A more practically useful correspondence between physical and digital waveguide networks is obtained by assuming the inputs to the physical networks are bandlimited continuous-time Kirchoff variables. The signals propagating throughout the physical network are assumed to consist of frequencies less than Hz, where denotes the sampling rate. Therefore, by the Shannon sampling theorem, if we record a sample of the pressure wave, say, at each unit-delay element every seconds, the bandlimited continuous pressure fluctuation can be uniquely reconstructed throughout the waveguide network. Saying the pressure variation is frequency bandlimited to less than is equivalent to saying the pressure distribution is spatially bandlimited to less than , or, a one-sample section of waveguide is less than half a cycle of the shortest wavelength contained in a traveling wave. In summary, a DWN is equivalent to a physical waveguide network in which the input signals are bandlimited to Hz. This equivalence does not remain true for time-varying or non-linear DWNs.

In the case of time-varying wave impedances, the time-variation of the
resultant scattering coefficients applies a continuous amplitude modulation to
the continuous propagating signals, thereby generating sidebands. If
the signals incident on a junction are bandlimited to Hz and
the scattering coefficients are bandlimited to Hz, then the
signals emerging from an interconnection of waveguides are bandlimited
only to Hz. If the network is nontrivial, a portion of
the amplitude-modulated signals may return to the same
time-varying junction, and the signal bandwidth expands to , and so on. A time-varying junction eventually expands the
bandwidth of the signals contained in the network to infinity.
With a fixed sampling rate in the DWN, we obtain *aliased*
versions of the physical signals. The general result is that
time-varying physical waveguide networks cannot be simulated by DWNs
at a fixed sampling rate. In practice, however, we obtain good *approximate* digital simulations by working with wave variables and
junction parameters bandlimited to much less than , and by using
sufficient damping (implemented using low-pass filtering) in the
network so that
the aliased signal energy is attenuated below significance.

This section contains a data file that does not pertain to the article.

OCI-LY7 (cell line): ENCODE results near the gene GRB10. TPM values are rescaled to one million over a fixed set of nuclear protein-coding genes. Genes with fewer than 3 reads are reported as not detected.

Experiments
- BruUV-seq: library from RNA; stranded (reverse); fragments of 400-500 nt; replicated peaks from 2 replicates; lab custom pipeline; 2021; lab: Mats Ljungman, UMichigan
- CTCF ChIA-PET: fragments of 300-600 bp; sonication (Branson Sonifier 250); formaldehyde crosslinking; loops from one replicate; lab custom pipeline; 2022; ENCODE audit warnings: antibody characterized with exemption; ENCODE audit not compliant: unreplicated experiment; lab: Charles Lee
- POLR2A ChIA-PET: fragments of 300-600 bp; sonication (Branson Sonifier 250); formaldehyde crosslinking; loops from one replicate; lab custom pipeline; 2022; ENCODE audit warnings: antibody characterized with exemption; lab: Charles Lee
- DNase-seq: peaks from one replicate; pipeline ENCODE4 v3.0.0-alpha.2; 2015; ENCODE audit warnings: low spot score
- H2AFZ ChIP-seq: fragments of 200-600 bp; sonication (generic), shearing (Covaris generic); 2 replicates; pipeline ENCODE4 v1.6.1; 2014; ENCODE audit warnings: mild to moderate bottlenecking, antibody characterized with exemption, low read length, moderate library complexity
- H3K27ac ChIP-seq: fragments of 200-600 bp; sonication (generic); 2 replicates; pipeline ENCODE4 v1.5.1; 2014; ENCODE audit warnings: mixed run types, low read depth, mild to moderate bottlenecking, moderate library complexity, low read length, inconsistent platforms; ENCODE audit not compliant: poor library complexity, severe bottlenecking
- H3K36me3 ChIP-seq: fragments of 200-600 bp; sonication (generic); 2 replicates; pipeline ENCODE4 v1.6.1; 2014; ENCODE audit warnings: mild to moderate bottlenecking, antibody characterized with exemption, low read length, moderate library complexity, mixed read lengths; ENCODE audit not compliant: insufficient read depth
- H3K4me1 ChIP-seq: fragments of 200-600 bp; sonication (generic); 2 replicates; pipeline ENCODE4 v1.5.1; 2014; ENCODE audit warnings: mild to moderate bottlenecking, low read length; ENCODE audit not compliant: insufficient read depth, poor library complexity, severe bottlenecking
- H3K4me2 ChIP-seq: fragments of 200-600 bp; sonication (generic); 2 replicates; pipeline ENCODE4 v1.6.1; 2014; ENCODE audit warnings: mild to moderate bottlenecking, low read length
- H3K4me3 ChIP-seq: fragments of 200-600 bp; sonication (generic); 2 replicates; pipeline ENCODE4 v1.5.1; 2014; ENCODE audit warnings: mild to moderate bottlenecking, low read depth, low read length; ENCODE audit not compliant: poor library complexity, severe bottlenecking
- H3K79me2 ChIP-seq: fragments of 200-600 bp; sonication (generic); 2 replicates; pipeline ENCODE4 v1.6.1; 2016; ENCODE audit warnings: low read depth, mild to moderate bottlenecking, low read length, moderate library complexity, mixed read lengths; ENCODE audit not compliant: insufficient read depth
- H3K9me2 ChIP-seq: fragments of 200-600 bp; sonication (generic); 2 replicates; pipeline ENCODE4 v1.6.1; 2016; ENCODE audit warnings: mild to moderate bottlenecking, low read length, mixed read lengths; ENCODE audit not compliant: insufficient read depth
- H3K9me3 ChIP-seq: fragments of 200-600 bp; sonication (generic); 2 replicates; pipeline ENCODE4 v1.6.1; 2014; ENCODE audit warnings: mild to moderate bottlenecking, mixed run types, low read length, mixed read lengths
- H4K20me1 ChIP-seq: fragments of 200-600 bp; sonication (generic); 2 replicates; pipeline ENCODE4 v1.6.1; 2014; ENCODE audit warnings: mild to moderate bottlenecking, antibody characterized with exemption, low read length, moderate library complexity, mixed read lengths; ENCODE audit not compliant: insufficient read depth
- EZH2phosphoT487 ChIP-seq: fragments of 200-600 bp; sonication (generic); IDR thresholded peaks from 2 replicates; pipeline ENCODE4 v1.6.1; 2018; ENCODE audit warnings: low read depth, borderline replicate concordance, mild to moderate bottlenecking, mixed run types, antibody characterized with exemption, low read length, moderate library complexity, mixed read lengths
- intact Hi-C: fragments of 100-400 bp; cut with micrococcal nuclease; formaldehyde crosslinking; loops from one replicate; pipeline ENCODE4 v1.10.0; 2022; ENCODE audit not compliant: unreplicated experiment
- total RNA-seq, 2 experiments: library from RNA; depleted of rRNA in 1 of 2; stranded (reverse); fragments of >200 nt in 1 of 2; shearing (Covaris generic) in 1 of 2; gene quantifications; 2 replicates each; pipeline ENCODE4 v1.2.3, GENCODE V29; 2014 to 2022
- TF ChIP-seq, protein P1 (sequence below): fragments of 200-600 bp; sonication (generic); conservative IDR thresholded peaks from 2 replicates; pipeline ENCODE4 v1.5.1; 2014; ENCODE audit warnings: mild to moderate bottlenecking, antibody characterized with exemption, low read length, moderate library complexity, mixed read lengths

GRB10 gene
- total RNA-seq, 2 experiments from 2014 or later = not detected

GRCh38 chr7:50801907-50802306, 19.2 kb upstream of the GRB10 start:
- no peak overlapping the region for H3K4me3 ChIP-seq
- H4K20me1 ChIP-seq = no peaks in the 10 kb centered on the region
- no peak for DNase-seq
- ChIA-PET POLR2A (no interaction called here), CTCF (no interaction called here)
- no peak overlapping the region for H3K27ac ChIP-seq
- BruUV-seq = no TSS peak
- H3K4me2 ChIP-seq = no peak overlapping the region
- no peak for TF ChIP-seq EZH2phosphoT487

Particular care must be used also when inserting nonlinear elements into waveguide networks, since they also extend the bandwidth, and frequency foldover will result. Nonlinear elements are almost always present in the excitation blocks of musical instruments (e.g., reeds, bows, and felt-covered hammers), sometimes also in the resonators (e.g., brasses, sitar strings and cymbals), and sometimes also in the output amplification/diffusion stage (e.g., a saturating amplifier or speaker simulation). Nonlinearities in the resonators (such as a sitar string) may be sufficiently weak so that inherent low-pass filtering can attenuate nonlinearly generated high frequencies to insignificance before they alias. Also, nonlinear excitations can be bandlimited using a lowpass filter if they are not strongly coupled to the resonator they excite (the ``source-filter'' decomposition). Similarly, nonlinearities in the output path can be implemented without aliasing in the absence of feedback to the resonator or excitation. In some practical cases, conditions for the passivity of nonlinearities can be determined [127,62,81]. However, preventing aliasing is much more difficult. One strategy is to use low-order polynomials to implement nonlinearities. A polynomial of order expands the bandwidth by only a factor of . Therefore, bandlimiting the nonlinearity input to and oversampling by a factor of will avoid aliasing.

A third reason (beyond time-variation and nonlinearity support)
for adopting a sampling rate significantly higher than
the audio frequency bandwidth is the necessity of using *fractional
delays*. These are needed whenever a high spatial resolution is
needed, or when the waveguide length must be ``continuously''
variable. In all these cases digital interpolators must be used,
in the form of FIR or IIR filters, ideally
allpass (see next subsection).
To some extent, both FIR
and IIR filter types introduce amplitude and/or phase distortion at
high frequencies, so it is typically beneficial to increase the
sampling rate and provide a ``guard band'' between kHz (for
high fidelity audio)
and .

Download wgj.pdf

Copyright ©

Center for Computer Research in Music and Acoustics (CCRMA), Stanford University

[Automatic-links disclaimer]